I've been spent some time over break writing and revising my artist statement, teaching philosophy and other writing. The process of revising writing causes me to fluctuate between feelings of accomplishment and frustration. Revising with family nearby makes it easier for me because I can read it out loud and get an immediate second opinion from someone in person (instead of over e-mail or phone). Sometimes reading it out loud to someone just causes me to recognize errors I've made.
Revising my own previous writing also causes me to realize that the sorts of regular errors I make are pretty similar to the regular errors I expect to see in students' writing. Its funny, since I have been writing artist statements and artist philosophies for a while and I assumed I was pretty good at it.
At the end of the quarter I meet with Art Appreciation students who are writing reports on an artist. One of the things I most often tell them about their writing is that they need to write how they say it. I ask them to explain what they are trying to say. They are often perfectly able to explain clearly to me, but when they write, their speaking voice is lost.
The other day, I read someone else's teaching philosophy (Jason Briggs, I linked to his website in a previous post but didn't take too much time to actually look around then) and was impressed by his conversational tone. He was saying many things that I say, but his writing sounded less formal.
It wasn't until I read this other statement that I realized that my own tone in a similar teaching statement is not particularly conversational. I read it out loud, I have people read it over to give me a second opinion, but still it was hard to recognize how it would sound compared to other similar writing.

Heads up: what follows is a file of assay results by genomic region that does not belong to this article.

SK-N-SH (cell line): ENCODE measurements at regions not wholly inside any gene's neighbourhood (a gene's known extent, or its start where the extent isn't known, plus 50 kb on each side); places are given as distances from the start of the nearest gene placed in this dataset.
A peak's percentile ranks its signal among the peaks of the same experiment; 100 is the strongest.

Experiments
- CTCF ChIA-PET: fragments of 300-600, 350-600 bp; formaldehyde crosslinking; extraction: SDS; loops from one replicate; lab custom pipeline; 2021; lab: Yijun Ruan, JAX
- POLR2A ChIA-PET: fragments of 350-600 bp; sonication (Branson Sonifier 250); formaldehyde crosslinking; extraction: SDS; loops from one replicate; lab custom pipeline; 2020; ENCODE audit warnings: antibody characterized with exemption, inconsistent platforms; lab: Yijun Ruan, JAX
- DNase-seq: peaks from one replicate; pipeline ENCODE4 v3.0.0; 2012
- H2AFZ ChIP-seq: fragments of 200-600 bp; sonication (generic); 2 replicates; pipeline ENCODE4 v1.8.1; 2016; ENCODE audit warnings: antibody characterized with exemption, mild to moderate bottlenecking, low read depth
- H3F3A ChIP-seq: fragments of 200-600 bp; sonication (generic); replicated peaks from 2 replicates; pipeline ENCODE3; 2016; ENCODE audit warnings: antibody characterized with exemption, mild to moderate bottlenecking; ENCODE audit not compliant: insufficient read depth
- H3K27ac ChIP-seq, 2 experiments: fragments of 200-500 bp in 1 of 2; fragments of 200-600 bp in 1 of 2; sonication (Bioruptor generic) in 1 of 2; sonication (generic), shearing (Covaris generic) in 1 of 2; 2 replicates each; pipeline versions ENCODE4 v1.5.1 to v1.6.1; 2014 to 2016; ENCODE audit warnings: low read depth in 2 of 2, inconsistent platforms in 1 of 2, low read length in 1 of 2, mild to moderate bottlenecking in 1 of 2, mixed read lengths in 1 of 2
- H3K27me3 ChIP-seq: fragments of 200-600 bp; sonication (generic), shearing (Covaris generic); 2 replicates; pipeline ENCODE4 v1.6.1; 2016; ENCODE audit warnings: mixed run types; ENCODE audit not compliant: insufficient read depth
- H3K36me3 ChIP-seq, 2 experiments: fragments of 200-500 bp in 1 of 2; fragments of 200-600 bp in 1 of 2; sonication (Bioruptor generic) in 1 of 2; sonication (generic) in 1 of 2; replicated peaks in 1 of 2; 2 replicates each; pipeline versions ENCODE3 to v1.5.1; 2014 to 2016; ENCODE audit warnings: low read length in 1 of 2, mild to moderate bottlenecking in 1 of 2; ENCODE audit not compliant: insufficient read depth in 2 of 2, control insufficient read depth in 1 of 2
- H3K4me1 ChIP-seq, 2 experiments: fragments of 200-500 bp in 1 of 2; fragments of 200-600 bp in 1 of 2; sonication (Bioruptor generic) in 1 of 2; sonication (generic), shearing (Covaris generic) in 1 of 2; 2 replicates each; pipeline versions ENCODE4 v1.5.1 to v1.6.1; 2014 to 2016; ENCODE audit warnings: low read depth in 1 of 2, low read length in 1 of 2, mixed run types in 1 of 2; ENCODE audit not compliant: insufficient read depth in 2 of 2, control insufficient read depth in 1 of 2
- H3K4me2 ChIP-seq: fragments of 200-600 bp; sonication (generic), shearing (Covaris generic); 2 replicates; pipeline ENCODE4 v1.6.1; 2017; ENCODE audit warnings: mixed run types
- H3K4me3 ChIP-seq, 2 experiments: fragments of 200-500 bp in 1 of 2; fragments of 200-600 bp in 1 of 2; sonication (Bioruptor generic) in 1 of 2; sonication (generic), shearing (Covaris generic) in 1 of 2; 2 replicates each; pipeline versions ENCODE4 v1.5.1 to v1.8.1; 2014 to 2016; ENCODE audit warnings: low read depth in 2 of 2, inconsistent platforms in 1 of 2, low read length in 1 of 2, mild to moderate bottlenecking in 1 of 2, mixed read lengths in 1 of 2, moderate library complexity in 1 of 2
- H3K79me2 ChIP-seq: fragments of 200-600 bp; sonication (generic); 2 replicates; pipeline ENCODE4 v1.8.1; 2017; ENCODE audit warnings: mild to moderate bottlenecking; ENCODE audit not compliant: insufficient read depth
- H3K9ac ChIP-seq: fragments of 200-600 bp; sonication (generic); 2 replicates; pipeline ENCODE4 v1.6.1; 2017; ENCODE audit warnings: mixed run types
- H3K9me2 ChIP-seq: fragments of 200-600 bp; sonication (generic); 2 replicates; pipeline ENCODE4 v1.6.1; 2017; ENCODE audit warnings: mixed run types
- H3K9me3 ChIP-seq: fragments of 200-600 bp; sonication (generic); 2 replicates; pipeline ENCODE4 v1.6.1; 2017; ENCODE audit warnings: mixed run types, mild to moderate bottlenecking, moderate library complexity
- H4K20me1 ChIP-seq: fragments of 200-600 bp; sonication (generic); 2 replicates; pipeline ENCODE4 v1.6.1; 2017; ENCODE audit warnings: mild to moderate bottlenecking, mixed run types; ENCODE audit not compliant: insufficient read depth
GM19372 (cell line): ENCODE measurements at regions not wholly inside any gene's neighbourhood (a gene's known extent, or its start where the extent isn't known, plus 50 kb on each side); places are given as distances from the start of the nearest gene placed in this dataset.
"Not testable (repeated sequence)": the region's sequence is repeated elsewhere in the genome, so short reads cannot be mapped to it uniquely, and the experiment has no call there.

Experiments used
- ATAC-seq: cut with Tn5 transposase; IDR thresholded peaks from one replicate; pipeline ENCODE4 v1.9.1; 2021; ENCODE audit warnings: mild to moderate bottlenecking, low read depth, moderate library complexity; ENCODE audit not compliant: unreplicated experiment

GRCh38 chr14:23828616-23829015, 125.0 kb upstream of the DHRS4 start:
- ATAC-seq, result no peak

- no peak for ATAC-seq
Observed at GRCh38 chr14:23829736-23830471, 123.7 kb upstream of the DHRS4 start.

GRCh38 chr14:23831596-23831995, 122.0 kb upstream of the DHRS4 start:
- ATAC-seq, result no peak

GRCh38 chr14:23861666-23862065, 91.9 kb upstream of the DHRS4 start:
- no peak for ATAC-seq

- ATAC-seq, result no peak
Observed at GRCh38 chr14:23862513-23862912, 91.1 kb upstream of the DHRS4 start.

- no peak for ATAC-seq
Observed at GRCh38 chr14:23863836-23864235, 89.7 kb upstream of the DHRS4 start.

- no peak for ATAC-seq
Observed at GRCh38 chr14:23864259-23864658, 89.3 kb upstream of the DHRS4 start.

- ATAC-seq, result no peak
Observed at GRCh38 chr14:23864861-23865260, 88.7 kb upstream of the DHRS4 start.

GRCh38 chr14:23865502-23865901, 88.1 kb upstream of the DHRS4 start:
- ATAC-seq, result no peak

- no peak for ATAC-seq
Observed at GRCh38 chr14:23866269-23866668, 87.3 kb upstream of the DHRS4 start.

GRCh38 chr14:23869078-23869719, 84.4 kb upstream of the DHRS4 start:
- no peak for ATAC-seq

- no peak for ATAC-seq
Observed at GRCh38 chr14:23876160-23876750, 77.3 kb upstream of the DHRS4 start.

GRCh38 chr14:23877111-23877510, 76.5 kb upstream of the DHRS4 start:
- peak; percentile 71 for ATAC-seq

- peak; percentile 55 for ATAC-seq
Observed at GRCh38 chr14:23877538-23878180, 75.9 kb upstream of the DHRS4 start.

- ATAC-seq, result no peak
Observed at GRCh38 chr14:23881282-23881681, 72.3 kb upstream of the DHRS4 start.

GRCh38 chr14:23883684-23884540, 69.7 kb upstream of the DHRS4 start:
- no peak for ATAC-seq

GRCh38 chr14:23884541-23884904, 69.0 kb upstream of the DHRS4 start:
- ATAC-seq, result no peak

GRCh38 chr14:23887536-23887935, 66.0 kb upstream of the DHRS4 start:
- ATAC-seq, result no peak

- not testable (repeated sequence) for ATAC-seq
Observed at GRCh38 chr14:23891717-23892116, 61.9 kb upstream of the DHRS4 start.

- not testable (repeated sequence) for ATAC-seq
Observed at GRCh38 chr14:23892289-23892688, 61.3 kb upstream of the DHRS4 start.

I was also interested to discover that Jason Briggs' statement, though it didn't say so, clearly assumed he was teaching art students in a 4-year instituion, whereas there are elements in my teaching philosophy or other writing about teaching work that assumes that I am teaching students who don't intent do continue in art and who, often, are only going to take one art or one clay class.
In both cases, these assumptions make sense, but I wasn't able to see my own assumptions until I read his statement and recognized his assumptions. In my case, I think I tend to argue for the value of art in a general education degree because I have spent most of my career at YVCC arguing for the value of art in a transfer degree. Most of my regular students don't intend to pursue art as a career. I don't spend most of my day-to-day or quarter-to-quarter efforts concerned with art majors. I know and have experience with art majors in various institutions, but my current position is different.
I believe in what I do now. In considering whether I want to be at YVCC or at a similar institution long term, I start to wonder about these assumptions and habits of working and thinking. My values are unlikely to go through major shifts based on where I am, but the assumptions of students and other faculty around me may be different. I may be "fighting different battles" in another context.
Though I would like to give this post more thought, perhaps read it out loud to check if the voice is appropriate, my efforts are currently required to color a house with my daughter.